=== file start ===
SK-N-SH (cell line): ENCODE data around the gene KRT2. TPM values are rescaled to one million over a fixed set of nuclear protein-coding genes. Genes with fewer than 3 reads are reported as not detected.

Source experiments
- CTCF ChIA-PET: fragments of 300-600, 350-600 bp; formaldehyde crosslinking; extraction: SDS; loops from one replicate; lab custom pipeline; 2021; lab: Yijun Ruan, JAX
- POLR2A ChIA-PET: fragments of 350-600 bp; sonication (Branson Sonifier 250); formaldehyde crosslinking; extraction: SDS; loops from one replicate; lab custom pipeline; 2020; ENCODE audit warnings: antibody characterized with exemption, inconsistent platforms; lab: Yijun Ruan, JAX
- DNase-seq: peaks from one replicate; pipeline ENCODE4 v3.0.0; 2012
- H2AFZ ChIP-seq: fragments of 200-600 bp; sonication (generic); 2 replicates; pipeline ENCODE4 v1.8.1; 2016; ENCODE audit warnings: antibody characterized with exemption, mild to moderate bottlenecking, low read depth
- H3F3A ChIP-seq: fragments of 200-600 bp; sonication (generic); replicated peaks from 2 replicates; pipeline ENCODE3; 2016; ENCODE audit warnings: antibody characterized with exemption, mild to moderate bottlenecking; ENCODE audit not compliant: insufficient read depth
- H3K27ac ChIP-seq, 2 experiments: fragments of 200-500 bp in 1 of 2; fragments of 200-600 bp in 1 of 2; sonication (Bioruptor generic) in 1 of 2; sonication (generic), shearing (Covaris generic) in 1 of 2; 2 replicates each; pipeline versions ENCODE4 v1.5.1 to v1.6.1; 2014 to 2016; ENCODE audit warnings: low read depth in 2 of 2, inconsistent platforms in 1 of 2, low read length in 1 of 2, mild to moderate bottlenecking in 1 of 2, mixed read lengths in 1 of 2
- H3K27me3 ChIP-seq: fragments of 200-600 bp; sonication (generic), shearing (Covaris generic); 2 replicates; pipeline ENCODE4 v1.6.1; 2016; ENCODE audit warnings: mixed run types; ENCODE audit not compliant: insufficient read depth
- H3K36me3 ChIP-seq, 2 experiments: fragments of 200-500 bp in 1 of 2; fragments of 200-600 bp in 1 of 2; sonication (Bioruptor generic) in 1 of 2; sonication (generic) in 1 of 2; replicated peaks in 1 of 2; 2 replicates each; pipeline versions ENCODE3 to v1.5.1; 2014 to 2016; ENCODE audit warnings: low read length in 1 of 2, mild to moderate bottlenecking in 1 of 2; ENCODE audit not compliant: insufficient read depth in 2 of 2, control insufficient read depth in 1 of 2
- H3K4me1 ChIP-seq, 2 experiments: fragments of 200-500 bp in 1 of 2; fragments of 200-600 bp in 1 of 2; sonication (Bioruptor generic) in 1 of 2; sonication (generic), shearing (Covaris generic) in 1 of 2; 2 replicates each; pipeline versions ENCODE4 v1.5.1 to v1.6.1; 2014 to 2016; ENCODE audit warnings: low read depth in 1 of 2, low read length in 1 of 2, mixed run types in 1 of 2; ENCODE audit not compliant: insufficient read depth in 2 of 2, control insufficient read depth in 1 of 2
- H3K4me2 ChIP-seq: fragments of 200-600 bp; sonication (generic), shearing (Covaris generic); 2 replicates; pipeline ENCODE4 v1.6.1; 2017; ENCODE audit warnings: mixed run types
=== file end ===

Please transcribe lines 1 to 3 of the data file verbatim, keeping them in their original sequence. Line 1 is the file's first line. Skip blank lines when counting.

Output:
SK-N-SH (cell line): ENCODE data around the gene KRT2. TPM values are rescaled to one million over a fixed set of nuclear protein-coding genes. Genes with fewer than 3 reads are reported as not detected.

Source experiments
- CTCF ChIA-PET: fragments of 300-600, 350-600 bp; formaldehyde crosslinking; extraction: SDS; loops from one replicate; lab custom pipeline; 2021; lab: Yijun Ruan, JAX